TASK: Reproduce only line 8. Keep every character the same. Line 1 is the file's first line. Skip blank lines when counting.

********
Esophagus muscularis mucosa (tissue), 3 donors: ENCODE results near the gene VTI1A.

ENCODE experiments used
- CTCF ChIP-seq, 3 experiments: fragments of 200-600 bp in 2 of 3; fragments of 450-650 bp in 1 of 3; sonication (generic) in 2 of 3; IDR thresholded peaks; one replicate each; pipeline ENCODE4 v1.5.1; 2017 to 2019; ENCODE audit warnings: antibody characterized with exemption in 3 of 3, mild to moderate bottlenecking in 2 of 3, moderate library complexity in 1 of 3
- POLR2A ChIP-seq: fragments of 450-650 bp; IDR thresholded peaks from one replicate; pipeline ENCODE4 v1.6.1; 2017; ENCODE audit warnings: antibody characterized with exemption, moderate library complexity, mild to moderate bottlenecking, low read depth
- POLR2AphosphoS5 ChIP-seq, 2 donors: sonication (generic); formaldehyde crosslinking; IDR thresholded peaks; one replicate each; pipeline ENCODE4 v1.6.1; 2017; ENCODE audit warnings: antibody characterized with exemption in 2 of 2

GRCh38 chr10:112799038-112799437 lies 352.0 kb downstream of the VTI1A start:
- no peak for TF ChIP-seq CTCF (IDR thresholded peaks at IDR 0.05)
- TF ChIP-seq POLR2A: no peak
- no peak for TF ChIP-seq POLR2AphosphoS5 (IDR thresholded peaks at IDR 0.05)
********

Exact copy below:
- TF ChIP-seq POLR2A: no peak